"There's a sense that the market got a little bit ahead of itself, and we're seeing some producer buying come in and it's driving the market back up," said Phil Flynn, analyst at the Price Futures Group in Chicago.
"I wouldn't be surprised to see it rally a couple more dollars. But I also wouldn't be surprised to see it sell back later in the session because of the volatile nature of things now and the perception among some that nothing has really changed fundamentally."
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Oil is still down about 10 percent since producer group OPEC's decision last Thursday not to cut output despite fears of a supply glut. Both Brent and U.S. crude have fallen for five months in a row, marking the longest losing streak in oil since the 2008/2009 financial crisis.
Saudi Arabia, the most influential member of the Organization of the Petroleum Exporting Countries, blocked moves by some smaller producers to curb output. The Saudis argued low prices would ultimately hurt U.S. shale oil production, which analysts say is responsible much of the oversupply now.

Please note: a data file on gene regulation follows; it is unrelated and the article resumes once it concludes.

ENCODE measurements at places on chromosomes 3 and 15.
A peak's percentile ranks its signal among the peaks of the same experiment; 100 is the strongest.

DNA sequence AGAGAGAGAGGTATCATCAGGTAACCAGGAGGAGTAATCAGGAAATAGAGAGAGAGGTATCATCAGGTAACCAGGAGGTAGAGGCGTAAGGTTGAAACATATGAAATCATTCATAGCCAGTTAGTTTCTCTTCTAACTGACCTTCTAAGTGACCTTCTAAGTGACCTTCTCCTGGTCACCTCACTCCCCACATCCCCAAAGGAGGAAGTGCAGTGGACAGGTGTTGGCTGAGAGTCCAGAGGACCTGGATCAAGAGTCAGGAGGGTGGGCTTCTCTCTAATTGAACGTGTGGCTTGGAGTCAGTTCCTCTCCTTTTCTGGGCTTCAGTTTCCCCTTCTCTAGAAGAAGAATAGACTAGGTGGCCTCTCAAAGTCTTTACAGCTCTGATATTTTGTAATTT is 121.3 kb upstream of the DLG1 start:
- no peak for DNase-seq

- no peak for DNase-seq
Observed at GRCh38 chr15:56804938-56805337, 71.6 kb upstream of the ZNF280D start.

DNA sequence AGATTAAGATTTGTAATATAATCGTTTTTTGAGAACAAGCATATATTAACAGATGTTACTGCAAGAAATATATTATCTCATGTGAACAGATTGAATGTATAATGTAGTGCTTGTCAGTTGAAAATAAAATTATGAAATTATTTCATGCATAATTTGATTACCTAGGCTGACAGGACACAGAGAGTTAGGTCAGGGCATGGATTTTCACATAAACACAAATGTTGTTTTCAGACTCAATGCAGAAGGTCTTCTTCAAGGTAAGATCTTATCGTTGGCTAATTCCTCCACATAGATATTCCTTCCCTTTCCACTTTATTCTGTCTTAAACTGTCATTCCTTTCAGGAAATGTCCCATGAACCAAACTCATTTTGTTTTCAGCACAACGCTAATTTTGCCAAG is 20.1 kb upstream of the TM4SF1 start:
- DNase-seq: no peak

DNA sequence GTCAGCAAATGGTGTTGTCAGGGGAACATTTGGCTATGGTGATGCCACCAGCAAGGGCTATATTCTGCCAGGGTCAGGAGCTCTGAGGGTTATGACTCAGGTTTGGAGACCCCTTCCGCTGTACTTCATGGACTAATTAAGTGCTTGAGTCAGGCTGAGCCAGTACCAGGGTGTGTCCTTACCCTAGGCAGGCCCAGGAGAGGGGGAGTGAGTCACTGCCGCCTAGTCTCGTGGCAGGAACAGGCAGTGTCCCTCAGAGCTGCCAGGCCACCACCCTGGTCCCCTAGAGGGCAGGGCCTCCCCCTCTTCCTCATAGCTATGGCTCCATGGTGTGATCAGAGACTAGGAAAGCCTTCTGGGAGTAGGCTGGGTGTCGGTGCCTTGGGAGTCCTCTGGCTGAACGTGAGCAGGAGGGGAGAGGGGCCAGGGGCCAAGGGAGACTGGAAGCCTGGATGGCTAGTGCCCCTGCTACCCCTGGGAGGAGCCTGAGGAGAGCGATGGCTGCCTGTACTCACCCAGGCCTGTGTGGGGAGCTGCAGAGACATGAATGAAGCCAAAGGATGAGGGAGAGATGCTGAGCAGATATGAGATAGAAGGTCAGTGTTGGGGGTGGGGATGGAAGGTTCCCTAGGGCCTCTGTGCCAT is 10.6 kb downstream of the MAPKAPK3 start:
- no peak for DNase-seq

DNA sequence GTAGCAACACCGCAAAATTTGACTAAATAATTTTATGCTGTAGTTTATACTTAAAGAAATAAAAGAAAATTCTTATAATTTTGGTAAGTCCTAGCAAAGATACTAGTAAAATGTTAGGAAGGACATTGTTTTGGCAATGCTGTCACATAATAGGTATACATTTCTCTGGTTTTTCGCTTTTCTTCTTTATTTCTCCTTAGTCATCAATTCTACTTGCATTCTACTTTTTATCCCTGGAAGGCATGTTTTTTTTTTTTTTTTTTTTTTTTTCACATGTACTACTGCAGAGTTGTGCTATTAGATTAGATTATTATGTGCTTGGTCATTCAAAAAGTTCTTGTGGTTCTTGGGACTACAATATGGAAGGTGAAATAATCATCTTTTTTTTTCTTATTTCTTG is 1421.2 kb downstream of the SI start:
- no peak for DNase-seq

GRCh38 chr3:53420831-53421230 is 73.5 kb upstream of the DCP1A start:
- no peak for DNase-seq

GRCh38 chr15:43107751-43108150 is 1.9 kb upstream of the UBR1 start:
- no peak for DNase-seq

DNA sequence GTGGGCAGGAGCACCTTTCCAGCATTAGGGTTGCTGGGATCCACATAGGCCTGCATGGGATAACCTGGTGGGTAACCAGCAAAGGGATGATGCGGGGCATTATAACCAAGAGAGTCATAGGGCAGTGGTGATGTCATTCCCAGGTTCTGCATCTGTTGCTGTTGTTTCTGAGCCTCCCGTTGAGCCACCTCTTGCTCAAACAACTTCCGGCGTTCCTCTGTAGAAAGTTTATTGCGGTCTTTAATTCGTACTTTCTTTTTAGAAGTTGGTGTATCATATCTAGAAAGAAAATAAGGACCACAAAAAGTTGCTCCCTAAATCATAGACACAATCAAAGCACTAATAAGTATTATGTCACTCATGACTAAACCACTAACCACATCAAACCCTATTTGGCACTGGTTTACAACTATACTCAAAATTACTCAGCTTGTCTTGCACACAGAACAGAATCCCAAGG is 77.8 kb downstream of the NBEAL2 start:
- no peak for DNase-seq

Data reviewed by Reuters on Monday suggested the new low-price environment for oil might have started affecting U.S. shale production, with a 15 percent drop in permits issued for new shale wells in October.
"The market is still looking for a new equilibrium below $70 (a barrel), which is a little surprising given that with the current prices, much of the shale oil production in the U.S., or part of it, will be unprofitable," Commerzbank analyst Eugen Weinberg said.
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With oil prices losing about 40 percent since June, the impact is felt around the world as oil-producers from Iraq to Nigeria are revising 2015 budgets to reflect lower prices.
Iran refrained from protesting against OPEC's decision to retain its production ceiling to maintain group solidarity, even though the move will not benefit all members, Iran's oil minister said in local media reports.
CNBC contributed to this report.